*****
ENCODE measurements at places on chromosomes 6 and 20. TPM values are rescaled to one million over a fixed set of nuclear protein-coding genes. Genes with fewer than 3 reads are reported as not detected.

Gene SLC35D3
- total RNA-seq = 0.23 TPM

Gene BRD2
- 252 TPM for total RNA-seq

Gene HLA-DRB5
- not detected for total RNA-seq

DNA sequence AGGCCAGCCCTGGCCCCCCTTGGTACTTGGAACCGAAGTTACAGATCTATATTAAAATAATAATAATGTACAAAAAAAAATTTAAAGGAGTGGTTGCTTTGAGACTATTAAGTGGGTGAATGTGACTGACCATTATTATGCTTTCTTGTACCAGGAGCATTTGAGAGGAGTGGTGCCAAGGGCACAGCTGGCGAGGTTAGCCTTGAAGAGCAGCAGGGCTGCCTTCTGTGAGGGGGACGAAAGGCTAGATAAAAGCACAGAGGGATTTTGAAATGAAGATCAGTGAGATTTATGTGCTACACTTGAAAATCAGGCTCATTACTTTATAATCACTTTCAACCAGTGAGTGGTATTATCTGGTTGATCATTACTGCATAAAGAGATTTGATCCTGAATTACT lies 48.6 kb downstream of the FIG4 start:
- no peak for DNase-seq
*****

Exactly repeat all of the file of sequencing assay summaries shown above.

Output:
ENCODE measurements at places on chromosomes 6 and 20. TPM values are rescaled to one million over a fixed set of nuclear protein-coding genes. Genes with fewer than 3 reads are reported as not detected.

Gene SLC35D3
- total RNA-seq = 0.23 TPM

Gene BRD2
- 252 TPM for total RNA-seq

Gene HLA-DRB5
- not detected for total RNA-seq

DNA sequence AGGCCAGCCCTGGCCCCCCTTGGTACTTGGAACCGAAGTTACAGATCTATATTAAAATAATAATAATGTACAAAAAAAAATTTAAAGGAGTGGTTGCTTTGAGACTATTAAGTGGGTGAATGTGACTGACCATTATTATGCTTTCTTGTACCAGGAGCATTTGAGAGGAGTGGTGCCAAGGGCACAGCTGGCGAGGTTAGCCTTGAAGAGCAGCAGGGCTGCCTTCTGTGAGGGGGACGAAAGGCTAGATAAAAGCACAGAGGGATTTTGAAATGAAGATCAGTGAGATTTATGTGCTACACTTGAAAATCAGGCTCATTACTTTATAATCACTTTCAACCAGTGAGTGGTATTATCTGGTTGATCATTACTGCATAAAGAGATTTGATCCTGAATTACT lies 48.6 kb downstream of the FIG4 start:
- no peak for DNase-seq